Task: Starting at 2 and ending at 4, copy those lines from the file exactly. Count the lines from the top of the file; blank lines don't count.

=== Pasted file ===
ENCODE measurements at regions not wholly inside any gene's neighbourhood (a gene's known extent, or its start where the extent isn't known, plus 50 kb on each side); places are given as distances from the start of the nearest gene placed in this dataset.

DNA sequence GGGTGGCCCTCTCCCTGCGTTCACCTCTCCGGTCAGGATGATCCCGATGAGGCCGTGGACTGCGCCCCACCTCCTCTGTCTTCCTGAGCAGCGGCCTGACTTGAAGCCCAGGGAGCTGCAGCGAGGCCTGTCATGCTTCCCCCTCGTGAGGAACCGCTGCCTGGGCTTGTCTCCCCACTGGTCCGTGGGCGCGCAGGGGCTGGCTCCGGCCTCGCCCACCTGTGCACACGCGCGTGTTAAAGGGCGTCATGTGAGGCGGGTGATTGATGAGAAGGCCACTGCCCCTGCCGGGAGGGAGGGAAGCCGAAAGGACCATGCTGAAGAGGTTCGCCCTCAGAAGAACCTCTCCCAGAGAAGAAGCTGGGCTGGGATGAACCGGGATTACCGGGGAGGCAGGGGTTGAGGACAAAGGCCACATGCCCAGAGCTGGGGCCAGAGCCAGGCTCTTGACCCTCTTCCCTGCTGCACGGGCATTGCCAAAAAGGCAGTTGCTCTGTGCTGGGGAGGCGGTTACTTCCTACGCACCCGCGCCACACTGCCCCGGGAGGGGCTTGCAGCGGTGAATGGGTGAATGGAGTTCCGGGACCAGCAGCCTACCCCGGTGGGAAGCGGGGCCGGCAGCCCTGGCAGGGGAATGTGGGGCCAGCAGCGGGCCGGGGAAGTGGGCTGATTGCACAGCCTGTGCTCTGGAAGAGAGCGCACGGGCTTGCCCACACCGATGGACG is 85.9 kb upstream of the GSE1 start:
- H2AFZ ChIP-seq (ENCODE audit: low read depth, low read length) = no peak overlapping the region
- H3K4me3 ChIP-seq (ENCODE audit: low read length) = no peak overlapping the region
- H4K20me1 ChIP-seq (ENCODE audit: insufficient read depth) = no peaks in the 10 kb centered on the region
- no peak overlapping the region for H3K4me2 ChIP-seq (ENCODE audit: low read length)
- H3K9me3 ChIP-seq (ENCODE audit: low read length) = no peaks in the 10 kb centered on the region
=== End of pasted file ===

DNA sequence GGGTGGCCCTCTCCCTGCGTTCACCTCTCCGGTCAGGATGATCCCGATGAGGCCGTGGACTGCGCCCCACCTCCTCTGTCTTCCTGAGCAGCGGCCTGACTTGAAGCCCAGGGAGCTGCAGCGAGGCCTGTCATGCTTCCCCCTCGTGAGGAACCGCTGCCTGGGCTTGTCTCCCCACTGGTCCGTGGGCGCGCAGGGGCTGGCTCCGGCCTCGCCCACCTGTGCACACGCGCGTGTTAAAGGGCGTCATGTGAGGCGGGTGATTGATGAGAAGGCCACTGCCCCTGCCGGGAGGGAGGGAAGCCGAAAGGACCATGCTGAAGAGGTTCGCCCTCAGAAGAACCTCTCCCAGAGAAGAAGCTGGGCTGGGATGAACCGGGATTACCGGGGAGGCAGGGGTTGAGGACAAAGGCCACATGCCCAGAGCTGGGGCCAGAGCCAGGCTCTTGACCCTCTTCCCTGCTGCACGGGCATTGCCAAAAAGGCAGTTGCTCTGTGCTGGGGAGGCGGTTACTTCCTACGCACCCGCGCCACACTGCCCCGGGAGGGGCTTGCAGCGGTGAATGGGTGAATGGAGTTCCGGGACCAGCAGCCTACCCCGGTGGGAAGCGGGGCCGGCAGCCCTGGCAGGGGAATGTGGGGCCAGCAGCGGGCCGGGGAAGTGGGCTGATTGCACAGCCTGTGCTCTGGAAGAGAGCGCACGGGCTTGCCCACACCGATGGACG is 85.9 kb upstream of the GSE1 start:
- H2AFZ ChIP-seq (ENCODE audit: low read depth, low read length) = no peak overlapping the region
- H3K4me3 ChIP-seq (ENCODE audit: low read length) = no peak overlapping the region